The core legal obligation of the UN Charter requires member states to refrain from any use of force unless it can be justified as self-defence after a cross-border armed attack or mandated by a decision of the UN Security Council.
Neither of these conditions authorising a legal use of force is remotely present, and yet the discussion proceeds in the media and Washington circles as if the only questions worth discussing pertain to feasibility, costs, risks, and a possible backlash in the Arab world.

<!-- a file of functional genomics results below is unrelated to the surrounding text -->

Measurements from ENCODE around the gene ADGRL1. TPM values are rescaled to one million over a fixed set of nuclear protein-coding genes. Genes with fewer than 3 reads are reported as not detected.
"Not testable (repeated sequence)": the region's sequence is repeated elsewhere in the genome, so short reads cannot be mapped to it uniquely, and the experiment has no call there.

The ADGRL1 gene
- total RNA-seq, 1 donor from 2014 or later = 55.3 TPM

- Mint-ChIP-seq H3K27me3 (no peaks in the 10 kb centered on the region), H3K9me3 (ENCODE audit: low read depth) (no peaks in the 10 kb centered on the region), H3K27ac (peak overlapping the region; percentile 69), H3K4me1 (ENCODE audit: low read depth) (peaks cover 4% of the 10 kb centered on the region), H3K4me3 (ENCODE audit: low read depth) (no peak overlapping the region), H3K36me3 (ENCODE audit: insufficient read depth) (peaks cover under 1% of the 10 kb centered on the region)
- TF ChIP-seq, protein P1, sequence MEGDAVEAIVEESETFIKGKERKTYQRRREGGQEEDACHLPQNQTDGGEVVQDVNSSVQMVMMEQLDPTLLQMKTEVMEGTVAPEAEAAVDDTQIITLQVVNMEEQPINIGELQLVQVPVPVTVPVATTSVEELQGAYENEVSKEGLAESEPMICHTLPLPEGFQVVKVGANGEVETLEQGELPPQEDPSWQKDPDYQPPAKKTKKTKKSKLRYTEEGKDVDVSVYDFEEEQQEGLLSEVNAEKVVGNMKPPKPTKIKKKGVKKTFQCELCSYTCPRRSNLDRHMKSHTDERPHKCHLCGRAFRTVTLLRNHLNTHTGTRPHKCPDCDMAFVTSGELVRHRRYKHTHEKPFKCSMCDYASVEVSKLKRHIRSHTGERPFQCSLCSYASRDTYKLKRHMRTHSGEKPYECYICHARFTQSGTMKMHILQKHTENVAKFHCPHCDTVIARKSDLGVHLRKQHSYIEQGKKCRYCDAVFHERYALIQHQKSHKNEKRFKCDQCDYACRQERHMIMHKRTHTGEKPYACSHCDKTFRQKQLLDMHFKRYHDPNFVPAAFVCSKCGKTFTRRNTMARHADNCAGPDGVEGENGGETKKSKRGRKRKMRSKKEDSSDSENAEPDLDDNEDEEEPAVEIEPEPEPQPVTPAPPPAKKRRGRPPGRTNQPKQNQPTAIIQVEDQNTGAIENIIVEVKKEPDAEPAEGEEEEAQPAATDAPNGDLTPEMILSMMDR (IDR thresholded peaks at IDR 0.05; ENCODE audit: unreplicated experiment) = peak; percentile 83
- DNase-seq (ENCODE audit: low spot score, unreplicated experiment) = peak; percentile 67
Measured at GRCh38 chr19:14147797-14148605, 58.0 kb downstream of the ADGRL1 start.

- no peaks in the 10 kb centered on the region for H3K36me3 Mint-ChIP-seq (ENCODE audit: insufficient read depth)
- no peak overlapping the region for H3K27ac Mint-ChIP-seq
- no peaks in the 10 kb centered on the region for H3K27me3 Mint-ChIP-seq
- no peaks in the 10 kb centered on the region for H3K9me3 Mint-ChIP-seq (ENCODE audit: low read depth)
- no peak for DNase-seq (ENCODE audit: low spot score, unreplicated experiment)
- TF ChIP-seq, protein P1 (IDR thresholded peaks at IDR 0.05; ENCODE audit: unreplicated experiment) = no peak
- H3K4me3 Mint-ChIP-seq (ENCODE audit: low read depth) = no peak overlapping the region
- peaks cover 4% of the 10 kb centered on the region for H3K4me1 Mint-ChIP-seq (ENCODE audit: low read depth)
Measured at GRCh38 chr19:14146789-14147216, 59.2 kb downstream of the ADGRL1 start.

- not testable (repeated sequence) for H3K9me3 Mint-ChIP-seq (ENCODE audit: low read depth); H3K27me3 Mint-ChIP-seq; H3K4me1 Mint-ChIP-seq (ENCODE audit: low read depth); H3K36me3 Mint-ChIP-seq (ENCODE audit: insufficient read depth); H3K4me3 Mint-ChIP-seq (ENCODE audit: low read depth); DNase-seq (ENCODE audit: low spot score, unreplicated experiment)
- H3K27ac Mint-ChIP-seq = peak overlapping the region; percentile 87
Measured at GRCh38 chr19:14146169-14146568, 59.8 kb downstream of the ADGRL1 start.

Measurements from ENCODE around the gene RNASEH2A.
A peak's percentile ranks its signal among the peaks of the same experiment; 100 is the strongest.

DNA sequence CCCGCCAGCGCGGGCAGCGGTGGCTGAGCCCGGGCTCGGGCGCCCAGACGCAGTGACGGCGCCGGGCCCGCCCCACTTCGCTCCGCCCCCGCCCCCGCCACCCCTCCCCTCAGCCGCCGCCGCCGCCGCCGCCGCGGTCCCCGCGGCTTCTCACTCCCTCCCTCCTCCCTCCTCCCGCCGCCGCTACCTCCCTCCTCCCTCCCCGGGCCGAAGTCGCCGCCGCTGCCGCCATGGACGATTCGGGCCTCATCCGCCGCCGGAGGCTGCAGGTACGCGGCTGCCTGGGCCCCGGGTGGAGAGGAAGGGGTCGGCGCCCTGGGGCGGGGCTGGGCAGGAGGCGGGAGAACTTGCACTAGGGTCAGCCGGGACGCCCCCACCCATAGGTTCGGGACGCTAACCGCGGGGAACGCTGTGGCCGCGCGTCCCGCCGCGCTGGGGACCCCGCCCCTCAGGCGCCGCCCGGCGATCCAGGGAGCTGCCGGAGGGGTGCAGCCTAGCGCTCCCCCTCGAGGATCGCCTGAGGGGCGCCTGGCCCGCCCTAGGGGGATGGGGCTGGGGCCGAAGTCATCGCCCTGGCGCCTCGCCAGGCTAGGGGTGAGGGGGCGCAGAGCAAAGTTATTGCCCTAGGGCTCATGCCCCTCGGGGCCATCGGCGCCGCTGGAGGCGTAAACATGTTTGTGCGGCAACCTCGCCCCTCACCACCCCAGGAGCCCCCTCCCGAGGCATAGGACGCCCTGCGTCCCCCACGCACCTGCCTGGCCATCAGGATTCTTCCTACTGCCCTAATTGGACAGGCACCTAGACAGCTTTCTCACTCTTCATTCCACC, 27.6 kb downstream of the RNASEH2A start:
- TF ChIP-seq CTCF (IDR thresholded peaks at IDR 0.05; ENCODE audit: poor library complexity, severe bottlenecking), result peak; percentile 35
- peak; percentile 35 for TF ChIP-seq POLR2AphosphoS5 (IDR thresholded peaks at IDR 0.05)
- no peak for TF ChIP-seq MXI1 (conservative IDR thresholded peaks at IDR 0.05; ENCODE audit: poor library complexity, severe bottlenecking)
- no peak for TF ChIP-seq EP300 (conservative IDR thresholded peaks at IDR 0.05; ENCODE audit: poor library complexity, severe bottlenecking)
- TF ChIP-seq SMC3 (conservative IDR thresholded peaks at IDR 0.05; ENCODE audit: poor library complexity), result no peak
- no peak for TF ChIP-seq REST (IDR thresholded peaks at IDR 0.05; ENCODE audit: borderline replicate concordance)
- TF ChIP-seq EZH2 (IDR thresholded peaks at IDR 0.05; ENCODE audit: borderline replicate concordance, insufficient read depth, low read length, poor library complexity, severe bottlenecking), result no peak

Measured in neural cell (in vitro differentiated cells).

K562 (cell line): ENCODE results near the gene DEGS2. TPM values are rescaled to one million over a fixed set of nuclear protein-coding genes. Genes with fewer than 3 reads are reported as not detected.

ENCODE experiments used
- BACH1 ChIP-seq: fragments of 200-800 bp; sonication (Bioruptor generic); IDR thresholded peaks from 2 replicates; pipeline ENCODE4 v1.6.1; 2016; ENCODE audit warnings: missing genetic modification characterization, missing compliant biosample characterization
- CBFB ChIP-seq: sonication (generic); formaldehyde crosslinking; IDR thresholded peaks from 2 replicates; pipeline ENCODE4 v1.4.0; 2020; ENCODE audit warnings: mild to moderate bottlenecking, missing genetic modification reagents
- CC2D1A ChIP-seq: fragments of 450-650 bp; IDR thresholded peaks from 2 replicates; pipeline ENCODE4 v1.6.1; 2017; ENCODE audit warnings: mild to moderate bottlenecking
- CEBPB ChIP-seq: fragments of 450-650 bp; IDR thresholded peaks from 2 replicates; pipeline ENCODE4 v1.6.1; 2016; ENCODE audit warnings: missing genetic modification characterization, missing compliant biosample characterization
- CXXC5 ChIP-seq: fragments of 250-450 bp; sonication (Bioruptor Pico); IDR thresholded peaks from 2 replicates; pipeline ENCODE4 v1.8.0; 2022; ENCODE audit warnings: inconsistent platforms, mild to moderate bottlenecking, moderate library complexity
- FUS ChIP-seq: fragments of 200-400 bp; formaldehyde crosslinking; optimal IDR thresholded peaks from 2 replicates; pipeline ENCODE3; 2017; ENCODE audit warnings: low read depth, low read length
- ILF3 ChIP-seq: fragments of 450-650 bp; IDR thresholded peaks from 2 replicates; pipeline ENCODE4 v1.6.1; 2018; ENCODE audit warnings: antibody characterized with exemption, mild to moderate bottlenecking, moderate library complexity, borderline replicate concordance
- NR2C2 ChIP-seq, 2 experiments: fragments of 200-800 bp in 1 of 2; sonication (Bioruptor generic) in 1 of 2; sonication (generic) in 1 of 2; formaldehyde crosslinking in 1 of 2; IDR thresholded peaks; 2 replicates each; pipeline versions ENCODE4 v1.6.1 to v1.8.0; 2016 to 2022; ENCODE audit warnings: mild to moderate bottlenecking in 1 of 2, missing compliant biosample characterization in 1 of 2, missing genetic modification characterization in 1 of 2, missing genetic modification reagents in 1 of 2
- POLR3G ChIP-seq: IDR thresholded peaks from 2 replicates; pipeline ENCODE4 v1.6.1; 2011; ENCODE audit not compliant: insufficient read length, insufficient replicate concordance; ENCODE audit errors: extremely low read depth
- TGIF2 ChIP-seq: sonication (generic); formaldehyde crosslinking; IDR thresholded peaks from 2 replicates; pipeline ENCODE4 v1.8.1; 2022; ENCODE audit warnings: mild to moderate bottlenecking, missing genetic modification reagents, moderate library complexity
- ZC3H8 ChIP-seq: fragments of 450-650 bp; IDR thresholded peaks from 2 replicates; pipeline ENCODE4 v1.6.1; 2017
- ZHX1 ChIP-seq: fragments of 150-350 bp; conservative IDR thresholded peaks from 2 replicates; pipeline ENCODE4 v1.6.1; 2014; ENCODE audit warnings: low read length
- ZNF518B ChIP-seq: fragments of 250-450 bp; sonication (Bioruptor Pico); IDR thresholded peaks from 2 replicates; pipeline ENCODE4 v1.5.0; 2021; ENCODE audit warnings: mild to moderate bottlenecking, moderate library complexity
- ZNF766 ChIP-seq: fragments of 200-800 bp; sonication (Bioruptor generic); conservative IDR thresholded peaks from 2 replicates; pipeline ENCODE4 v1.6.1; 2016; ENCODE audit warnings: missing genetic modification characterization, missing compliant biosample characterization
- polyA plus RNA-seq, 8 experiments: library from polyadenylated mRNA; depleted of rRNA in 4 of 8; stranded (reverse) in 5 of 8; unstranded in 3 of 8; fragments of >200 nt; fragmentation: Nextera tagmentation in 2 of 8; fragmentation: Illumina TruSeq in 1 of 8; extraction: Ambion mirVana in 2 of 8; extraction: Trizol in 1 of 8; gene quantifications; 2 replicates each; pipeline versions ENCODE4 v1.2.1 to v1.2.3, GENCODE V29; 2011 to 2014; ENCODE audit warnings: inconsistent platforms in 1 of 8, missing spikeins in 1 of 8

The imperial mentality is not inclined to discuss the question of legality, much less show behavioural respect for the constraints embedded in international law.
I'm not really convinced by the national sovereignty-at-all-costs arguments. Those allow a government to get away with anything in relation to those it governs up to and including genocide. If international laws and conventions are good for anything, they ought to be good for this. That's far from enough in itself to make any proposed humanitarian intervention a good idea but I don't think we do a good thing by ruling the idea out entirely based on national sovereignty.
A much more convincing argument is that it usually doesn't work.